It’s all in the eyes. Whether the subject of a photograph is family, friend or famous, a great portrait focuses on their eyes, and draws the viewer in. Usually captured in black and white, the right portrait can be a great addition to your wall either as a stand-alone piece or as part of an “exhibition” style set or cluster of art. Many people choose an iconic photograph of a celebrity, often from the world of film or music, with the work of British portrait photographers from the 1960s proving particularly popular.
One icon of this era was Jane Bown. Jane Bown was a staff photographer at the Observer newspaper for over fifty years, from 1949 until shortly just before her death in 2014 at the age of 89. She was a legendary photographer who produced a large and consistent body of imagery over her career, working on 35mm film and almost exclusively in black and white until the end of her career. She was famous for using only natural light, favouring indirect sunlight from a north facing window to allow her to shoot at her preferred setting of f2.8 at 1/60 second. If she expected the light to be bad then, rather than use flash, she would set out (usually on the bus) to an assignment with the Observer picture editor’s anglepoise desk lamp in hand. Bown was known to be uninterested in her equipment – she bought all of her cameras second hand and carried them in a wicker basket, and ignored the cameras inbuilt light-meter in favour of judging how the light fell on the back of her outstretched hand.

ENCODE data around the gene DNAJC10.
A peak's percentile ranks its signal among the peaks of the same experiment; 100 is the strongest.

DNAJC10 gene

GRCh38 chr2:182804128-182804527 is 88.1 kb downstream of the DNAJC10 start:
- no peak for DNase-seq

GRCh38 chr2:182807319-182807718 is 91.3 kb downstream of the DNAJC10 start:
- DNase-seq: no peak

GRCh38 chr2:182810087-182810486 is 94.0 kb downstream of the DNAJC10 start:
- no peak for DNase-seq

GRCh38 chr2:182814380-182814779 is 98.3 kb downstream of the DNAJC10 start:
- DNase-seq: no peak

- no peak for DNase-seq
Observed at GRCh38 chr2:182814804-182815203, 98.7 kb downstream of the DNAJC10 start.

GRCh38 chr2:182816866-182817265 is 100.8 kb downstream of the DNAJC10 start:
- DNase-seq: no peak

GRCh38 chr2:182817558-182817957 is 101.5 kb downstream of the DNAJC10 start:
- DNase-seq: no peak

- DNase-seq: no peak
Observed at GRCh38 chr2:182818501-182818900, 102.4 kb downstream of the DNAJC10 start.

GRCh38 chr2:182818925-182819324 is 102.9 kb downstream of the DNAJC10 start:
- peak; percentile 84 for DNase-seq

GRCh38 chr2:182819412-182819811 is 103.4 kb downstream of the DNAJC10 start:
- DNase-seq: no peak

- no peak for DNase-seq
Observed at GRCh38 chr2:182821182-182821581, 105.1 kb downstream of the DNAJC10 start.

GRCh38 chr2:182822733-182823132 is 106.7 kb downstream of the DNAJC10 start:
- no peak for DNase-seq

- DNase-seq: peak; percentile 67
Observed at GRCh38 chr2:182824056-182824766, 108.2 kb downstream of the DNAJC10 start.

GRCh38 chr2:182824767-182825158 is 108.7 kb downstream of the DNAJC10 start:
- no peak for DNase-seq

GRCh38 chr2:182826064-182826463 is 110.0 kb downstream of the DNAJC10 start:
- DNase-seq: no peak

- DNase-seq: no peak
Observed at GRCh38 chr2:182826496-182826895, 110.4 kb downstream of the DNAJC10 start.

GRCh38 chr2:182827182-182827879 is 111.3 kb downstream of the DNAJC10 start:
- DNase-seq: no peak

Bown had the unique ability when shooting portraits of the famous to produce iconic images from informal settings, putting her subject at ease and often completing the shoot within ten minutes or capturing portraits whilst they were being interviewed. These candid moments featuring some of the most iconic faces of the last 65 years were donated to the Guardian (the parent company of the Observer) and stand as a record of modern British popular culture over that period. You can enquire about purchasing prints of Jane Bown’s photography by contacting The Guardian directly, and in doing so, support British photojournalism.